Yvo & Jorge
Nothing could have made these two men more different: Jorge Semprun, a child of an extremely bourgeois family in Madrid who spoke three languages fluently; and Ivo Livi, or Yves Montand as we know him, the child of Italian immigrants who left school at twelve years old. However, if both of them suffered from a pathological shyness, they shared an exceptional faith in Communism–one which was widespread among the generation that was twenty years old at the time of Stalingrad.
Born into a Communist family, Montand–who was focused on building his career–did not concern himself with politics during the Occupation while Semprun joined the Resistance at a very young age before being faced with deportation. Later, he spent ten years as the clandestine director of the Communist movement in Francoist Spain. When they finally met at the beginning of the 1960s, it was a friendship at first sight which would come to nourish their respective stories, doubts, and shared battles.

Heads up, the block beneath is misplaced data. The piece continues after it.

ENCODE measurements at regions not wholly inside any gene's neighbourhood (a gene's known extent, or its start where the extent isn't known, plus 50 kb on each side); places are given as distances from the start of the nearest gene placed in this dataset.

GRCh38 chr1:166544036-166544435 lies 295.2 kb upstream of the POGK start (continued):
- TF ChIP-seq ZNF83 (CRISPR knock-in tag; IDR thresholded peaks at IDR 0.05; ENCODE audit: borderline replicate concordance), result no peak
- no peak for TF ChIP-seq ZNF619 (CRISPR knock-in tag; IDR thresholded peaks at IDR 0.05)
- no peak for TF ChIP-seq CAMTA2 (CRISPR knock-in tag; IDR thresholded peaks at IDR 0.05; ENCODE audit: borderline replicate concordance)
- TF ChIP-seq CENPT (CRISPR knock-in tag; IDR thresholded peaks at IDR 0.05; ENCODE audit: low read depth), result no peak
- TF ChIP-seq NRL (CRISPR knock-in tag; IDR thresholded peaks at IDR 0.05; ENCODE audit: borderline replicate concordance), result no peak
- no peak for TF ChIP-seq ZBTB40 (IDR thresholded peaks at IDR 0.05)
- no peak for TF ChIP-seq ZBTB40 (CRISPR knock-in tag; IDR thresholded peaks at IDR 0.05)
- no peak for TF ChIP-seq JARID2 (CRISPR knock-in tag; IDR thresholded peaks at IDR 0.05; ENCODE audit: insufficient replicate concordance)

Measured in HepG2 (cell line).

This true-life novel interlaces the extraordinary paths of these two men in short cinematographic sequences. The reader vibrates with Semprun’s suffering during his deportation and then shares his clandestine life in Spain. One feels Montand’s exceptional stage fright when he–a former Marseille street kid amateur–performs at the Metropolitan, and joins him when he has dinner with Khruschev after a gala in Moscow.
A beautiful book about these two exceptional personalities and their shared path–which was also that of thousands of others from their generation; as well as their initial faith in Communist ideology that led to disillusionment and open denunciation of Soviet crimes. It is a journey through the 20th century, from the 1930s to Perestroika, where one crosses paths with such luminaries as Simone Signoret, Édith Piaf, Hemingway, Costa-Gavras, Marilyn Monroe, and Arthur Miller.
Yvo & Jorge, a novel by Patrick Rotman, Gallimard